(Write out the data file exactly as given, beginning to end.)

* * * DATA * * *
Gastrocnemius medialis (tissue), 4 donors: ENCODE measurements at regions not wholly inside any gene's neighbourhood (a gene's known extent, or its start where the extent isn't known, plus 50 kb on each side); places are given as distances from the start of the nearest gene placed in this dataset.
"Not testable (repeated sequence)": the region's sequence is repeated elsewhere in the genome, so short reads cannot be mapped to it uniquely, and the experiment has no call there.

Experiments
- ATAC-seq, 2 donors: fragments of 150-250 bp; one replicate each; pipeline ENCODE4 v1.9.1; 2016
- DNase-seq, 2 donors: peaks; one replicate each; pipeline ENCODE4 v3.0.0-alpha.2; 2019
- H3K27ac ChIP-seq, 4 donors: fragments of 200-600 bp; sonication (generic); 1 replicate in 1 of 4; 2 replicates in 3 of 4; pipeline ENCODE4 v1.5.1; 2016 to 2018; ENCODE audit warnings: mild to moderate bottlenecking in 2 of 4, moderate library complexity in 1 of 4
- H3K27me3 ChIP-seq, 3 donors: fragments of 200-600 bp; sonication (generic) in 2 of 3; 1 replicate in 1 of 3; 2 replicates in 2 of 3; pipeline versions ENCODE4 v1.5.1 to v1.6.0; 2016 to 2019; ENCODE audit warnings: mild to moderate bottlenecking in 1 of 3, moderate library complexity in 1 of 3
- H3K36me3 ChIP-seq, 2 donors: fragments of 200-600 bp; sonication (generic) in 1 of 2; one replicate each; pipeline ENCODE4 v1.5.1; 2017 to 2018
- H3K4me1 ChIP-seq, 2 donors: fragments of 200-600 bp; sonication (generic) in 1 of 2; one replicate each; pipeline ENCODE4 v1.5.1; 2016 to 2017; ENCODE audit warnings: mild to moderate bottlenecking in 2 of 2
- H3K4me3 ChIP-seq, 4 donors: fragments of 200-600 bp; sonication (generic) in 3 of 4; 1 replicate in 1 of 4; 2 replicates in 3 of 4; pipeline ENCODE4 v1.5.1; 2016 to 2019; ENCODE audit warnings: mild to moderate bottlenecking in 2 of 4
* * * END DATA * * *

Gastrocnemius medialis (tissue), 4 donors: ENCODE measurements at regions not wholly inside any gene's neighbourhood (a gene's known extent, or its start where the extent isn't known, plus 50 kb on each side); places are given as distances from the start of the nearest gene placed in this dataset.
"Not testable (repeated sequence)": the region's sequence is repeated elsewhere in the genome, so short reads cannot be mapped to it uniquely, and the experiment has no call there.

Experiments
- ATAC-seq, 2 donors: fragments of 150-250 bp; one replicate each; pipeline ENCODE4 v1.9.1; 2016
- DNase-seq, 2 donors: peaks; one replicate each; pipeline ENCODE4 v3.0.0-alpha.2; 2019
- H3K27ac ChIP-seq, 4 donors: fragments of 200-600 bp; sonication (generic); 1 replicate in 1 of 4; 2 replicates in 3 of 4; pipeline ENCODE4 v1.5.1; 2016 to 2018; ENCODE audit warnings: mild to moderate bottlenecking in 2 of 4, moderate library complexity in 1 of 4
- H3K27me3 ChIP-seq, 3 donors: fragments of 200-600 bp; sonication (generic) in 2 of 3; 1 replicate in 1 of 3; 2 replicates in 2 of 3; pipeline versions ENCODE4 v1.5.1 to v1.6.0; 2016 to 2019; ENCODE audit warnings: mild to moderate bottlenecking in 1 of 3, moderate library complexity in 1 of 3
- H3K36me3 ChIP-seq, 2 donors: fragments of 200-600 bp; sonication (generic) in 1 of 2; one replicate each; pipeline ENCODE4 v1.5.1; 2017 to 2018
- H3K4me1 ChIP-seq, 2 donors: fragments of 200-600 bp; sonication (generic) in 1 of 2; one replicate each; pipeline ENCODE4 v1.5.1; 2016 to 2017; ENCODE audit warnings: mild to moderate bottlenecking in 2 of 2
- H3K4me3 ChIP-seq, 4 donors: fragments of 200-600 bp; sonication (generic) in 3 of 4; 1 replicate in 1 of 4; 2 replicates in 3 of 4; pipeline ENCODE4 v1.5.1; 2016 to 2019; ENCODE audit warnings: mild to moderate bottlenecking in 2 of 4